With me was a very nice guy called Jackie Coyne who had come over from Ireland. 1/2 an hour we spent enjoying the Welsh scenery, flicking the rods, thinking through the questions we were going to be asked and generally enjoying life. Then JC got on to the Snake Roll and asked me for a little help as this is one of my favourite casts, and so I did.

Except for one small problem, my rather overpriced and totally impractical Hunter Wellies decided that they were NOT going to remain stuck to the Welsh terra firma and promptly gave me a better view of the Irfon than I would have liked!

My boots were filled, my trousers completely soaked, as was my neatly pressed shirt etc., which I had carefully prepared and transported up to Builth Wells on a hanger! This was not good and so sheepishly I left Jackie to practice, feeling very sorry for myself as I was just starting to get into the practice session going.

Arriving back at the hotel I did my best to look dry and crept past the receptionist in my water filled Hunters ( taking them off would have been a dead give away ) and up to my room where I changed into dry kit.

My pride repaired I decided I needed to get back to the practice and this time swapped my poncy Hunters for a rather better set of Simms breathables and felt sole boots. Mind you while I was doing this the first sombre faces were arriving back with all sorts of comments regarding their performances and examiners! But, I put it to the back of my mind and made a 2nd sortie to the River.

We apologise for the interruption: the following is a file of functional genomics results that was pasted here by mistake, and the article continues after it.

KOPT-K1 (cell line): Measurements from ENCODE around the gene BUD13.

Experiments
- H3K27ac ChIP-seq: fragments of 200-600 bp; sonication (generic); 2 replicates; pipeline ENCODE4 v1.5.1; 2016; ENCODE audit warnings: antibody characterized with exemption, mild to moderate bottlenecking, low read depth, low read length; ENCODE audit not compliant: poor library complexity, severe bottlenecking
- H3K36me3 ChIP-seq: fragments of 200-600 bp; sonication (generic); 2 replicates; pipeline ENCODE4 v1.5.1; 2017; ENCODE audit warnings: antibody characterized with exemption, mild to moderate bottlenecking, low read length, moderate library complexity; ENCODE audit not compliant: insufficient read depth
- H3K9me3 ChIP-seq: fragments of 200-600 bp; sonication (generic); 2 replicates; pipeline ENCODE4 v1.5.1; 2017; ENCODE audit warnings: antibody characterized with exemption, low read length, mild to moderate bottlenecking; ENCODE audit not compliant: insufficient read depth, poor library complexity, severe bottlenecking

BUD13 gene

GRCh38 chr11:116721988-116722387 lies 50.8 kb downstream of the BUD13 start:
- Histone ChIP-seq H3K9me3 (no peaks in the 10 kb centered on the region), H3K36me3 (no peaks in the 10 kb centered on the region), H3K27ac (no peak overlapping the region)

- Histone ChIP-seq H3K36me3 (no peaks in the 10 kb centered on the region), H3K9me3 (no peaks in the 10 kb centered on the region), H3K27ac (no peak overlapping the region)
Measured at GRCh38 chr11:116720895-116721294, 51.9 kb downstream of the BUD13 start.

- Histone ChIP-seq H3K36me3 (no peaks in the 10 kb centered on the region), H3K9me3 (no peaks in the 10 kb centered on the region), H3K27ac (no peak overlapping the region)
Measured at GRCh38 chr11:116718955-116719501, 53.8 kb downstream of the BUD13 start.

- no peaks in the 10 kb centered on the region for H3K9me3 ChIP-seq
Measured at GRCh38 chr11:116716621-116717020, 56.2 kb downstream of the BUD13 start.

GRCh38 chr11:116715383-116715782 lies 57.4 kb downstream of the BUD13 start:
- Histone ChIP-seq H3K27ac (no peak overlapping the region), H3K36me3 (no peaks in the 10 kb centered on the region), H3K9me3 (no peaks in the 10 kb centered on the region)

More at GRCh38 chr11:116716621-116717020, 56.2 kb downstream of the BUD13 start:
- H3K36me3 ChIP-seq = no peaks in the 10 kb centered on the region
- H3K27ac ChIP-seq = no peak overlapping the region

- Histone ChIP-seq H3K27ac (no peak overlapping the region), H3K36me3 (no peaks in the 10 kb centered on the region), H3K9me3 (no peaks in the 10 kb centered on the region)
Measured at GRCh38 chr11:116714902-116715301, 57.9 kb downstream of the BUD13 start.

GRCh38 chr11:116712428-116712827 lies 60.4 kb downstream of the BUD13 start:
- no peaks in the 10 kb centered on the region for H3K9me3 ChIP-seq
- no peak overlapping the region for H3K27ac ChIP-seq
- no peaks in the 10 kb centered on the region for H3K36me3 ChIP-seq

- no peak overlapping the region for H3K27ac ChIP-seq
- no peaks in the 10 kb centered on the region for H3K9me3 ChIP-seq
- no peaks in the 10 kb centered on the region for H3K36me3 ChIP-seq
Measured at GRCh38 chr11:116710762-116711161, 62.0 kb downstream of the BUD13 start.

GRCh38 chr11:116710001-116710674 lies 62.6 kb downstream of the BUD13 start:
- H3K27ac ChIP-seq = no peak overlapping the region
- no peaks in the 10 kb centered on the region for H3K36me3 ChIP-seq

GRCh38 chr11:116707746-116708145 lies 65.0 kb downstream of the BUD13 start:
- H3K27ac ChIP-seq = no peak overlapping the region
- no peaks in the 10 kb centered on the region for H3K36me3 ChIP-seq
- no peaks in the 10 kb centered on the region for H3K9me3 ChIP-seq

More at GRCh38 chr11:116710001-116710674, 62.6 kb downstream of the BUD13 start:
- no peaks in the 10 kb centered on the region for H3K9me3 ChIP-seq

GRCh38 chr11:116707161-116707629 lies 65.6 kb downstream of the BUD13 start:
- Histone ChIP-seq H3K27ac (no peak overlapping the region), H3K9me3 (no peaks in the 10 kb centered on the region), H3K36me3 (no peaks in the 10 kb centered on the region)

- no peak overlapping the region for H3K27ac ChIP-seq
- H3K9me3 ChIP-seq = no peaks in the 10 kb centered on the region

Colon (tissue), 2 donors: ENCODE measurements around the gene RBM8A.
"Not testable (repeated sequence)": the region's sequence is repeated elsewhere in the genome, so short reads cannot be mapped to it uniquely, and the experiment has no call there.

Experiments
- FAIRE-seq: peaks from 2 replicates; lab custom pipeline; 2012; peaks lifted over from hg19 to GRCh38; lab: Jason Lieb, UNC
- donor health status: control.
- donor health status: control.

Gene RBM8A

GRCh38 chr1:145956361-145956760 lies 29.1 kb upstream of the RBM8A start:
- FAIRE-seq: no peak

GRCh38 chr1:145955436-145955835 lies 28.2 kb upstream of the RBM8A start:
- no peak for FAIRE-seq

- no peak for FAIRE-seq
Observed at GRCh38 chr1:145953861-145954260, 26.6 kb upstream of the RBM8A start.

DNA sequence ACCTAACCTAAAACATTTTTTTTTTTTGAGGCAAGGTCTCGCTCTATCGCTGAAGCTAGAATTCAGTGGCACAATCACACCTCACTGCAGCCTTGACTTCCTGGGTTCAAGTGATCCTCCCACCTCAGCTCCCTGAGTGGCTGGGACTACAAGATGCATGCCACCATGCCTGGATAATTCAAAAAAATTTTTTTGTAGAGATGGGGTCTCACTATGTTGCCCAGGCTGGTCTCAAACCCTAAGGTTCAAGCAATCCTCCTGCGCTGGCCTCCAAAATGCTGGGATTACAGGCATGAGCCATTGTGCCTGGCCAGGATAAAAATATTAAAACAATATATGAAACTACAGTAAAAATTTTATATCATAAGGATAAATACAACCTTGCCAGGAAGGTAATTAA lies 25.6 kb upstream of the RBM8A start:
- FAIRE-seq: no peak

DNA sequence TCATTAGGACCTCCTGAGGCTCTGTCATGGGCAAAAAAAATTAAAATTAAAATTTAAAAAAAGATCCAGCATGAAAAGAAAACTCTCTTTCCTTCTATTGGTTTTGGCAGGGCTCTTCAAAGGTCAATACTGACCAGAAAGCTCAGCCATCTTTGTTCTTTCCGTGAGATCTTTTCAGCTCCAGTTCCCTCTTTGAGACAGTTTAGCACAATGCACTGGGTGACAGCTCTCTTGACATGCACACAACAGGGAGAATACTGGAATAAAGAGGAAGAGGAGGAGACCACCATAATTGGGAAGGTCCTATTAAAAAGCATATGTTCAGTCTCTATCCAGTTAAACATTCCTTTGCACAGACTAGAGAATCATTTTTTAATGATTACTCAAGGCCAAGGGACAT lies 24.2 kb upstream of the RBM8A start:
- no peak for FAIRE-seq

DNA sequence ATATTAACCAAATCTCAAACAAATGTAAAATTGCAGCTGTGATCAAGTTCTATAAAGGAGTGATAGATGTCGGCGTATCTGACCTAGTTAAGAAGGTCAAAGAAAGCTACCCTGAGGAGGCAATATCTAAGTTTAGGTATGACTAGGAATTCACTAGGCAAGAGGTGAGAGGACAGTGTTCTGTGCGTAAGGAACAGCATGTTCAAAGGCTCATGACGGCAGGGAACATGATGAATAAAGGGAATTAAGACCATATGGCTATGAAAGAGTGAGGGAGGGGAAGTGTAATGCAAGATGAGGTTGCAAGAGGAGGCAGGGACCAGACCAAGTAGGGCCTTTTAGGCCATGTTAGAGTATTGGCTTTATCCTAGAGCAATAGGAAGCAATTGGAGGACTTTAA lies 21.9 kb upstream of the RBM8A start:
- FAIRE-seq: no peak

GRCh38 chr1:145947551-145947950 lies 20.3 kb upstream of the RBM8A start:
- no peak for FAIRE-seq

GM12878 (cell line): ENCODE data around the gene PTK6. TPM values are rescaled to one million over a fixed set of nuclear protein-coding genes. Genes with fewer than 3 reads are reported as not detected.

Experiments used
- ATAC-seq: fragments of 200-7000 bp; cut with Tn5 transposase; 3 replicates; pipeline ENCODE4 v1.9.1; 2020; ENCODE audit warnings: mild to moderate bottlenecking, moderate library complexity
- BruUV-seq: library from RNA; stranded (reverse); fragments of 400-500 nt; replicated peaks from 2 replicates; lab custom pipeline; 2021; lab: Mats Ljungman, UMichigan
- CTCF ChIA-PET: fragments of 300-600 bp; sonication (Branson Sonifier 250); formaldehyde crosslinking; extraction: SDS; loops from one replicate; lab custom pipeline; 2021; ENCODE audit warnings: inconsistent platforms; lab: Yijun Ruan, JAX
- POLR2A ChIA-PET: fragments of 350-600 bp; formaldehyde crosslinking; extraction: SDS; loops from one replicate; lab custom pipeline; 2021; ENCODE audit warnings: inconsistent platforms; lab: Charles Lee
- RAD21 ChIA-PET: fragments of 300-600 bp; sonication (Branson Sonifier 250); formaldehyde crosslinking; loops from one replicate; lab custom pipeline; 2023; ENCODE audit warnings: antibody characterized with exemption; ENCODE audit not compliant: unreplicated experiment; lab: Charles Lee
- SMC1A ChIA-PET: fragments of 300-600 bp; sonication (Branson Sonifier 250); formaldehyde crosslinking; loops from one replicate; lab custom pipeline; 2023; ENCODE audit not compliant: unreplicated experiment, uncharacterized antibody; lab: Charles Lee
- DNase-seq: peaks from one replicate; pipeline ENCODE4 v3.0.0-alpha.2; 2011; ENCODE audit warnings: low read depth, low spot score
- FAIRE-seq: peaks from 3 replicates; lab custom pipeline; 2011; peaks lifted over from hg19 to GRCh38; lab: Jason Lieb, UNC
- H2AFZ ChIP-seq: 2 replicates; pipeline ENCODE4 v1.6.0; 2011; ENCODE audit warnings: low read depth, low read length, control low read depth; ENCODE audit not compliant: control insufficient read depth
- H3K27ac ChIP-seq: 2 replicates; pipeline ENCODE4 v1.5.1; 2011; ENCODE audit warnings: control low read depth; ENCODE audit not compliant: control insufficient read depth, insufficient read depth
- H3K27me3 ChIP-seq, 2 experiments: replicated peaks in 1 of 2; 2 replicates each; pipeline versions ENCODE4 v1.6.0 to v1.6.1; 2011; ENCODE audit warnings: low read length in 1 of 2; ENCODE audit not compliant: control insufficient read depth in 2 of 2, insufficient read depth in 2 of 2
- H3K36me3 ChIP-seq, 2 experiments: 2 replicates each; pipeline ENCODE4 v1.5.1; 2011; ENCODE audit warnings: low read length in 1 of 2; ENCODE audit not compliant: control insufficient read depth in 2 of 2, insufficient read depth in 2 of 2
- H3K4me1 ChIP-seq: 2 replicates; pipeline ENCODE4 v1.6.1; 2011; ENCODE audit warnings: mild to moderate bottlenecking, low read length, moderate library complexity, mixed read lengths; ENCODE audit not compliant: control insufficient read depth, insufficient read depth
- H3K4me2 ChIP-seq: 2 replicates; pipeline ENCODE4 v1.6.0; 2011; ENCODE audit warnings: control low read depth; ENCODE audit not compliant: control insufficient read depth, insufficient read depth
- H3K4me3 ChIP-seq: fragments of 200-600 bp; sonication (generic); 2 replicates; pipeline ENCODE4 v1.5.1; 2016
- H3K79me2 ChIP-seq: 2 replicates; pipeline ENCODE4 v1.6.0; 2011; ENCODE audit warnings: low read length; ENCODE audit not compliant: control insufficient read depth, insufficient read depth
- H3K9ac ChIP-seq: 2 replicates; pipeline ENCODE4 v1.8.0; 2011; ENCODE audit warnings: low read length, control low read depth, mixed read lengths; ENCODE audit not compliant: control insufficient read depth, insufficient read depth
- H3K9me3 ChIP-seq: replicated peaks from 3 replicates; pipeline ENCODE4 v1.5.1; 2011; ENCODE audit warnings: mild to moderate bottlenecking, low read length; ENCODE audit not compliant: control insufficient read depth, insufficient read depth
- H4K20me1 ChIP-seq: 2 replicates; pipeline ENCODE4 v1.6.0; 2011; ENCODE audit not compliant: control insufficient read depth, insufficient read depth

The next couple of hours were cool and I really got the wrist lined up, the rolls coming off both sides and with the river as an aid got right back into my Speys, these are seriously helpful casts and I intend to spend a lot more time practising them. The most important thing was that I was loosening and things were starting to flow, and my loop was going out vertical. I was feeling good, which was supprising since there was now about 4hrs to go.

And so it went on. Lunch was fine except many people were feeling down about their performance and explaining that hey had frozen during the exam. Better get looser I thought, so down to the river again. I carried on playing with all the casts, snakes, single and double Speys, overheads, double haul, switch, curve, pile, wiggle, aerial mends, reach and my leader length.

I didn't want too much leader as let's face it we want superb turn over all the time, but especially for an exam, and wool which was my substitute fly is quite air resistant. Having experimented I arrived at a 6ft Knotless Tapered Leader as ideal, with peach wool tied on the end with a blood knot. This I then greased heavily with Gink along with the wool so that it would not absorb too much water and pull under. For the exam I put together a brand new leader set up.

And then it was 4pm, just 45 minutes to go and I was on! I could not believe how quickly the time had gone and now here I was. Final preparation was checking all my joining knots to ensure they were ultra small, well ginked leader and wool and a good dose of line cleaner and slick. My Rio Indicator Line and T&T was now ready for business and so was I. Platform A, here I come.

I was feeling quite relaxed until I walked through the gate, and spotted Platform A. Suddenly my throat was dry and I realise that I was about to find out first hand what AAPGAI is all about ....

To be continued... !!! :D :D :D Nick